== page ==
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30 Days to Packing a Better Bag – Day 11: Cubes, Sacks, Bags – Why You Should Compartmentalize

Day 11: Compartmentalize into cubes, sacks and bags.

Welcome to Day 11 of 30 Days to Packing a Better Bag.

Don’t travel any longer without understanding the importance of compartmentalizing into packing cubes, compression sacks and bags. Using these packing tools makes your bag more efficient, as you can sort clothing by category or in the order of when you will wear them. They also prevent you from having to dump all the contents out of your bag to find that one particular outfit — you know, the one thing that happens to be at the very bottom.

Placing your clothing in packing cubes, compression sacks or bags helps take the extra air out of your luggage, allowing you to pack more than you would if you just folded or rolled all of your clothes together. It could be the difference between checking a bag and carrying on, saving you precious time and money!

Best of all is that these options are available for purchase online and at most outdoor outfitters for cheap.

Cubes, Sacks & Bags: What’s the Difference?

Packing Cubes – Many travelers swear by their packing cubes, as they allow them to place all their belongings in them and stack inside their bags. They come in a variety of sizes to suit your needs and can be put together like a puzzle in your bag.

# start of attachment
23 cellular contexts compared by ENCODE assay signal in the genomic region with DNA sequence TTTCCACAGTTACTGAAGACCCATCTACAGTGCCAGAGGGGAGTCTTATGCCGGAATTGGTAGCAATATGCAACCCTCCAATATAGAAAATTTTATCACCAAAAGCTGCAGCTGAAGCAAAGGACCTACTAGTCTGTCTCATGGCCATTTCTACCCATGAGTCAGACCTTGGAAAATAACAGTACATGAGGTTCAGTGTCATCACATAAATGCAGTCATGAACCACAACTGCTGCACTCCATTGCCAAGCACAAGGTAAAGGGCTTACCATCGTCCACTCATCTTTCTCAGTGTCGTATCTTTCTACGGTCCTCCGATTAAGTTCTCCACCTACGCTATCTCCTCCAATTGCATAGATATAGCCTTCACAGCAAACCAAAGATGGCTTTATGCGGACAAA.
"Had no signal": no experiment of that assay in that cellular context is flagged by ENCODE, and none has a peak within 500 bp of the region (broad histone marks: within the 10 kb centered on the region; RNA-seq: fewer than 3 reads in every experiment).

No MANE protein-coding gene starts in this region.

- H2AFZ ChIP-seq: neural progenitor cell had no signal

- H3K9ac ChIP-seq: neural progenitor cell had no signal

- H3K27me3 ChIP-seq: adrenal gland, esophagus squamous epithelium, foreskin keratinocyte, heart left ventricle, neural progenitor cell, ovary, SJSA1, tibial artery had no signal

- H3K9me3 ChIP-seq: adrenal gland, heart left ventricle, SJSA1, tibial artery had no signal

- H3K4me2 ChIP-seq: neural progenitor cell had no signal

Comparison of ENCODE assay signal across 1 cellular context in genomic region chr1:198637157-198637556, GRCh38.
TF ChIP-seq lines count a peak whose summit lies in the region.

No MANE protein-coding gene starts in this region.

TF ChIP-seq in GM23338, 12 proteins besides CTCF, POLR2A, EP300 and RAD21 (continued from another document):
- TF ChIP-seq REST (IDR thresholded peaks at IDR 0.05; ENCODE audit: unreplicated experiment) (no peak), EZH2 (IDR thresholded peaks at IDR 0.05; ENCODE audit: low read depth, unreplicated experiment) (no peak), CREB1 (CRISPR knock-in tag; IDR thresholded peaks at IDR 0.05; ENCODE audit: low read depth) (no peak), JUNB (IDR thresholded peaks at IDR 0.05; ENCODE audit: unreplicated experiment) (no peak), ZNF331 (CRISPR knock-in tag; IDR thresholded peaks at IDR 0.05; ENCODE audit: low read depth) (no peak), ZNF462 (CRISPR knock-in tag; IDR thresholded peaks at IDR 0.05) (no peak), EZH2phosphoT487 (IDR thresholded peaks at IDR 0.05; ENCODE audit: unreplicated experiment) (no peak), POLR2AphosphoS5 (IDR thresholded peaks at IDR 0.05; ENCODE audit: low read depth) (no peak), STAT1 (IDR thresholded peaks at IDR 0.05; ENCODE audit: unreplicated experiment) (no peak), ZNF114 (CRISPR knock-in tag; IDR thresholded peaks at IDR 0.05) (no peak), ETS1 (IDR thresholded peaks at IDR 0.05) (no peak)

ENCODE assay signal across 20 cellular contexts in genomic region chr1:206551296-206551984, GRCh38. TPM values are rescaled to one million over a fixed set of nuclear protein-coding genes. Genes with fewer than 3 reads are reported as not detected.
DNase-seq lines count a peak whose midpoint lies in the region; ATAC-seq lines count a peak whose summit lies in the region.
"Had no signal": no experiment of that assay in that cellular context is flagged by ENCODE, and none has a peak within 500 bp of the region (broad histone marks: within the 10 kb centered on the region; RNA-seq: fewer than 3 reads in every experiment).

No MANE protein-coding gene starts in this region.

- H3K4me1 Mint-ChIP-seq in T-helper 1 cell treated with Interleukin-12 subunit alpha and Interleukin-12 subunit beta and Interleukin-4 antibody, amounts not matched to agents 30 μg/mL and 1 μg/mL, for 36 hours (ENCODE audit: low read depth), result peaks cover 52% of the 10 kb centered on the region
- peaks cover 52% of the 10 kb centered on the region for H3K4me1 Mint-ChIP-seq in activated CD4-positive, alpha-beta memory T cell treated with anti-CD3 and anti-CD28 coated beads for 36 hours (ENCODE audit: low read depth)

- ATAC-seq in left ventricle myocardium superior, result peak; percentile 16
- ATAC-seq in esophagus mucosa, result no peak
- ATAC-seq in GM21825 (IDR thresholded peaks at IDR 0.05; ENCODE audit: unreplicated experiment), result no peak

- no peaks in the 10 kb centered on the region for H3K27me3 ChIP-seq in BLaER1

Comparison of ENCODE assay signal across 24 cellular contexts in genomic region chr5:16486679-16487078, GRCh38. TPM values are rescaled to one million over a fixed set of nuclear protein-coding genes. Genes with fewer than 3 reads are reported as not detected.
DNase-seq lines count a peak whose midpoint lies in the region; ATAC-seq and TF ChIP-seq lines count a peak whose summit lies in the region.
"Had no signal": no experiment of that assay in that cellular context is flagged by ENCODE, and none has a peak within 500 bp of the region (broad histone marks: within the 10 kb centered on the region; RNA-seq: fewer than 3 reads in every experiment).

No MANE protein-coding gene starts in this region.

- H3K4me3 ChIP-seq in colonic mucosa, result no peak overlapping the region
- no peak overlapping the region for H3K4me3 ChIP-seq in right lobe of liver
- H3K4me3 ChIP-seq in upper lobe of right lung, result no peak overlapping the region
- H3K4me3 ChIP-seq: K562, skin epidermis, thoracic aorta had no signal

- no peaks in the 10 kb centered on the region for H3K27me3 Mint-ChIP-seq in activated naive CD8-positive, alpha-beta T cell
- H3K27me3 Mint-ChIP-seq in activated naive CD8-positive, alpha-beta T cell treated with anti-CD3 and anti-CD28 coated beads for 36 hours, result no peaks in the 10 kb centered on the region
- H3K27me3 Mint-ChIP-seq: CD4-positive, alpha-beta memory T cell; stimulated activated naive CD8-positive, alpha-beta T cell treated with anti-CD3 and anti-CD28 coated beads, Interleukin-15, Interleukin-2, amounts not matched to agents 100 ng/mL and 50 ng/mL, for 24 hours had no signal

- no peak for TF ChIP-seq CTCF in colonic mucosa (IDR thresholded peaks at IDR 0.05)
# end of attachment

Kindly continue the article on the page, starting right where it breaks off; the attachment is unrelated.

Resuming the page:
The packing cube.

inside the packing cube

The organizing power of packing cubes.
No more rummaging through piles of clothes in your bag. A packing cube keeps all your clothing in one place so you can find what you need without disrupting your entire bag.

Compression Sacks – These bags are a top tool for saving space since you can roll up your items and pull the tabs to press the air out. Choose styles from Kelty and Sea to Summit as well as one of our most recent discoveries, the Hoboroll, which has slots to separate your clothing. The Hoboroll claims to reduce space by up to 50%!

Other Bags – Ziploc bags make for an easy and cheap option to organize clothes. They can be labeled and then rolled to press out the air (or vacuumed if you prefer) and save space. Specially designed Space Bags, on the other hand, are similar in style and can be used for travel in order to pack as much as possible by removing air. The downsides for using bags instead of cubes or sacks is that the zippers and seals can break.

A well organized suitcase.
A well organized suitcase using different bags, sacks and cubes.

How to Pack Cubes, Sacks and Bags

Start by laying out all the clothing you plan on packing. Sort it by whatever will be useful to you, whether it be placing all the pants and shirts together or by placing cold weather items in one and warm weather in another.

Fold them width-wise (hot dog style) and roll. Then place in your cube or sack.

If you have more than one cube or sack, color coding can be a great way to remember where everything is. For example, place all shirts in your red cube and all pants in your blue cube. Then place into your suitcase or backpack and you’re on your way!

Check out this video:

How to Use Compression Sacks from Caroline Eubanks on Vimeo.

Take Action: Pack with Cubes, Sacks and Bags